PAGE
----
IT | A Brief Note on IoT Routing Protocols
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IT | A Brief Note on IoT Routing Protocols

By Samia Allaoua Chelloug
Networks and Communication Systems Department, 
College of Computer and Information Sciences, 
Princess Nourah Bint Abdul Rahman University, Riyadh, KSA
IT | A Brief Note on IoT Routing Protocols

Routing is a topic that has attracting the research community in last years and intense works have been devoted to this field. Traditional routing protocols for Ad hoc networks may fall into three categories: reactive, proactive, and hybrid protocols. 

The first category establishes a route on demand; while, the second one maintains the topology and updates the routing tables periodically. The hybrid protocols perform both reactive and proactive routing to reduce the delay. Later, new protocols for sensor networks have been proposed. Two features are handled in such protocols: data exchange is performed hop by hop and the lifetime of the network is maximized. 

Routing in IoT systems is highly related to routing in Ad hoc and sensor networks. Energy consumption of sensors, mobility of things, and the type of the IoT’s middleware are three primary concerns that may affect routing in IoT. 6LoWPAN (IP6 over power personal area networks) is a major routing protocol for IoT systems. It has been defined by the Engineering Task Force (IETF) to route data through the Internet among non-IP sensors. It relies on IEEE 802.15.4 that is suitable for low power sensors. The network topology of 6LoWPAN includes a set of reduced function sensors that are connected to full function sensors. Moreover, a gateway is placed between two different network domains. 

6LoWPAN (IP6 over power personal area networks)

Image Attribute: Texas Instruments

By another hand, the network stack of 6LoWPAN is composed of seven layers: the IEEE 802.15.4 physical and Mac layers, the adaptation layer, IPV6, the transport, and the application layers. More specifically, the physical layer of IEEE 802.15.4 provides 27 channels that operate in different frequency bands with varying data rates (20 - 250 Kbps). The Mac layer manages the medium via the CSMA/CA protocol and ensures also the device’s association, disassociation, and synchronization. The function of the adaptation layer is to adapt IPV6 packets and fit them into the IEEE 802.15.4 format. It also ensures the fragmentation of IPV6 packets into Mac frames. The transport layer of the network stack adopts a simple transmission protocol which is the User Datagram Protocol (UDP).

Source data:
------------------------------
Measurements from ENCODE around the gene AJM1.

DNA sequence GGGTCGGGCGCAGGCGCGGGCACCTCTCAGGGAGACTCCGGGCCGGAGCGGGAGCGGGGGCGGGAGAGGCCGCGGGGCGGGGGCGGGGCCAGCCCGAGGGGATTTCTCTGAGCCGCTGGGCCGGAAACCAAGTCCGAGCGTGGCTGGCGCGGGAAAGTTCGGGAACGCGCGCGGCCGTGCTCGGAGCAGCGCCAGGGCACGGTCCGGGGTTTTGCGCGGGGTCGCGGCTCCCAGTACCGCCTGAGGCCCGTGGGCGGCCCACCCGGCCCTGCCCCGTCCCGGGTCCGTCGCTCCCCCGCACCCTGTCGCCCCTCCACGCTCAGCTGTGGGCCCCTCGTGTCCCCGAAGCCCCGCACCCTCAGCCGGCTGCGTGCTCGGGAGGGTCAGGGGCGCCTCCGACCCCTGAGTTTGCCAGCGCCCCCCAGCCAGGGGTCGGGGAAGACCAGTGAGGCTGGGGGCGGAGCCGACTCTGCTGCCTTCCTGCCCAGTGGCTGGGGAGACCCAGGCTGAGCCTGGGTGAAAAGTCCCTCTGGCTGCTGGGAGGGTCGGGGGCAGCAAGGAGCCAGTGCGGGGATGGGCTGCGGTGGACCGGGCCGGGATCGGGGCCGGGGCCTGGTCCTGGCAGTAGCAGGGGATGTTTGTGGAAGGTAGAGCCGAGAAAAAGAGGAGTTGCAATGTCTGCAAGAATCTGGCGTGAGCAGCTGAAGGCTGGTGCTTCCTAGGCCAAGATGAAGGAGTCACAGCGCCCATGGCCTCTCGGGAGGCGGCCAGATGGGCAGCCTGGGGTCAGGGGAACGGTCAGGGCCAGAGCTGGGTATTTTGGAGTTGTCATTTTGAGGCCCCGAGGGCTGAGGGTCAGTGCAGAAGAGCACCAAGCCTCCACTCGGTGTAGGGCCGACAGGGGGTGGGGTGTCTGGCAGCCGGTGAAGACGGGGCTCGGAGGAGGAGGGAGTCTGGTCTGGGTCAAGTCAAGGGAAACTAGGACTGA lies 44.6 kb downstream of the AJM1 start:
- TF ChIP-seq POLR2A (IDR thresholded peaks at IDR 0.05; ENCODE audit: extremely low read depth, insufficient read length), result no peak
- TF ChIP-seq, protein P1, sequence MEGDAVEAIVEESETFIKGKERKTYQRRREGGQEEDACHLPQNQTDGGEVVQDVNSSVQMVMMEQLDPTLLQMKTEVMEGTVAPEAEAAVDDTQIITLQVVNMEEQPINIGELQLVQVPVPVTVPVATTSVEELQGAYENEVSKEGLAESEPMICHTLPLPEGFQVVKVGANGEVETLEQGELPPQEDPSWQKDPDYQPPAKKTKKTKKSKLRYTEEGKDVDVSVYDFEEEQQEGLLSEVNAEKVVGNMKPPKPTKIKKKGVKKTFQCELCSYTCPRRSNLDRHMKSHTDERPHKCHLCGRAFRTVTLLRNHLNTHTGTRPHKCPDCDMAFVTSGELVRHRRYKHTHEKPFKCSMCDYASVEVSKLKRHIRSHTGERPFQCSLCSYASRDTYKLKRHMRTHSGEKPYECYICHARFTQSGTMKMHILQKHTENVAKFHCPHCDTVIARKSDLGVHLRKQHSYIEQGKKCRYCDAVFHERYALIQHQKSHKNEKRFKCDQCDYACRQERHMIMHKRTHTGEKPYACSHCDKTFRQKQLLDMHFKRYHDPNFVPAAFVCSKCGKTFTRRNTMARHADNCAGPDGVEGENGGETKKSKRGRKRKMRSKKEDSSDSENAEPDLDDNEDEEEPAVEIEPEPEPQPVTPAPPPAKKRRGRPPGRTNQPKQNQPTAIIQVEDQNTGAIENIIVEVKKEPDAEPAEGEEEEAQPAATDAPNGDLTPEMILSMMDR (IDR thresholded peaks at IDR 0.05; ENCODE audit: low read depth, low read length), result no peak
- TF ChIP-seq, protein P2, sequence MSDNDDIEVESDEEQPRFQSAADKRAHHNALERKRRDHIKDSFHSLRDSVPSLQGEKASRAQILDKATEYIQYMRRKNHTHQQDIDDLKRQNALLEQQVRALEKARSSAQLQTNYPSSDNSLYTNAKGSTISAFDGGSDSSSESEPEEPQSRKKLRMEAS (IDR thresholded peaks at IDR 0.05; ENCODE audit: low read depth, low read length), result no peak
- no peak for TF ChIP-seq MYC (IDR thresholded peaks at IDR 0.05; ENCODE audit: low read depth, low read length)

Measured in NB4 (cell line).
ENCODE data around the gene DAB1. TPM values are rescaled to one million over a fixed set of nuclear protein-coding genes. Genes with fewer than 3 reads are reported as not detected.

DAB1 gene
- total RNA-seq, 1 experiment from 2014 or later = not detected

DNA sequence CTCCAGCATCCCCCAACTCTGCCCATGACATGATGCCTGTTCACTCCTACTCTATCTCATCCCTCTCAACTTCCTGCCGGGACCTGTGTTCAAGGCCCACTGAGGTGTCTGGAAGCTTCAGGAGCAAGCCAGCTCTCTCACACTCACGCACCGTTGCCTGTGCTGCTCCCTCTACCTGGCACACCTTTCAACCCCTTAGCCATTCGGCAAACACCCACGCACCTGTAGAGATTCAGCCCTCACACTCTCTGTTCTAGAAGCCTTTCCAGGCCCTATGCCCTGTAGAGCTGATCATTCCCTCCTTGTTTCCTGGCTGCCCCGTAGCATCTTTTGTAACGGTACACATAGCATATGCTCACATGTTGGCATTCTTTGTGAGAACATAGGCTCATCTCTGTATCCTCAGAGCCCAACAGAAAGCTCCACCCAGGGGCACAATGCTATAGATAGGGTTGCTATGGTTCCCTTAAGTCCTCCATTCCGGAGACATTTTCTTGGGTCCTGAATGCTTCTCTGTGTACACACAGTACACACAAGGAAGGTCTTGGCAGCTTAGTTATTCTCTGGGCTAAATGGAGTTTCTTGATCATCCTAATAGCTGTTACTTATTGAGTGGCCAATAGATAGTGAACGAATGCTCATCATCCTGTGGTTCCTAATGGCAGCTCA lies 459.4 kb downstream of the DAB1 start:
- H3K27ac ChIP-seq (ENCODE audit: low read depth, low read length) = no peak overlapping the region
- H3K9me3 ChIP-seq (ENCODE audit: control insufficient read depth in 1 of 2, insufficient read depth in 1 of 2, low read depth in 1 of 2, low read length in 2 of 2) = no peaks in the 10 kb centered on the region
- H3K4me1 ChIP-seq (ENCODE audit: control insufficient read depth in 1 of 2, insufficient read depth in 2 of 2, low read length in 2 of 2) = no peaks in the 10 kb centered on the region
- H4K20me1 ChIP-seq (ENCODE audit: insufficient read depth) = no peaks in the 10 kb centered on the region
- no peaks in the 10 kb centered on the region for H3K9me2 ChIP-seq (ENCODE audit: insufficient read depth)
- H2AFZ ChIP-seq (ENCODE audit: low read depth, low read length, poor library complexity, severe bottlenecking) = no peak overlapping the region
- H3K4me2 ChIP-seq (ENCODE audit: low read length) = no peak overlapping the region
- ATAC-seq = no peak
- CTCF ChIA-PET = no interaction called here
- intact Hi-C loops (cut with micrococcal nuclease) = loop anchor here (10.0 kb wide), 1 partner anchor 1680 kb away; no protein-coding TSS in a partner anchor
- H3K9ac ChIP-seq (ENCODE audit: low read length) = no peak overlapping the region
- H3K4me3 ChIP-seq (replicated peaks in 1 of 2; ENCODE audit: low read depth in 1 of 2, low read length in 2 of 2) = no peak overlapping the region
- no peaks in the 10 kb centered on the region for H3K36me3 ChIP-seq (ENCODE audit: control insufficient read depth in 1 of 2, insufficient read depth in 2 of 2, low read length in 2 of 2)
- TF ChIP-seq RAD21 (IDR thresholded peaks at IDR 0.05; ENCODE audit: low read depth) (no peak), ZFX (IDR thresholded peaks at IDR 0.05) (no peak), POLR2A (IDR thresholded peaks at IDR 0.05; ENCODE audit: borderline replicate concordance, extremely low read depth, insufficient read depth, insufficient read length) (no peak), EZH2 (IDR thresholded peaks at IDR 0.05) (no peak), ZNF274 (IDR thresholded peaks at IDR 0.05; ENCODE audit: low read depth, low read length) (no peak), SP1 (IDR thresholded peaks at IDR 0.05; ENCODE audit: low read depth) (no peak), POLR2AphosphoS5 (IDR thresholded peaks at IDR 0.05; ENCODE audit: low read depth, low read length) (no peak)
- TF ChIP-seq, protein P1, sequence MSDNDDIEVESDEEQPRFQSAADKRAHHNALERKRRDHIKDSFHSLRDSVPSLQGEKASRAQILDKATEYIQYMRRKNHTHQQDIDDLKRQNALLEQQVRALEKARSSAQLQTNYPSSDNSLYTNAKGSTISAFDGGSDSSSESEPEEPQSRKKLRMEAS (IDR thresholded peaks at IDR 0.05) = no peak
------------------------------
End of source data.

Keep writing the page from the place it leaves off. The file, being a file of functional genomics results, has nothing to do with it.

The routing process in 6LoWPAN starts when a reduced function sensor has to send a packet to another IP sensor. In this case, the higher full function sensor that is connected to the reduced function sensor will be responsible to send the packet, hop by hop until it reaches the gateway. Actually, the gateway uses the IP address to locate the domain of the remote IP sensor. 

Further, 6LoWPAN ad hoc on Demand Distance Vector Routing (Load) has been adopted for 6LoWPAN routing. Like AODV, Load uses route request and route reply messages but it does not use the sequence number. It also relies on the Link Layer Notification messages that approve the reception of Mac messages. It creates a mesh topology and runs on full function devices. A route is selected by Load if it includes a certain number of links such that their accumulated route cost (LQI) [26] is worse than a certain threshold. The route should also include less hops between the source and the destination. Hierarchical routing (HiLow) is another protocol that is used in 6LoWPAN to minimize the delay. The idea is to build a hierarchy and then 6LoWPAN device will either join an existing parent or become a parent.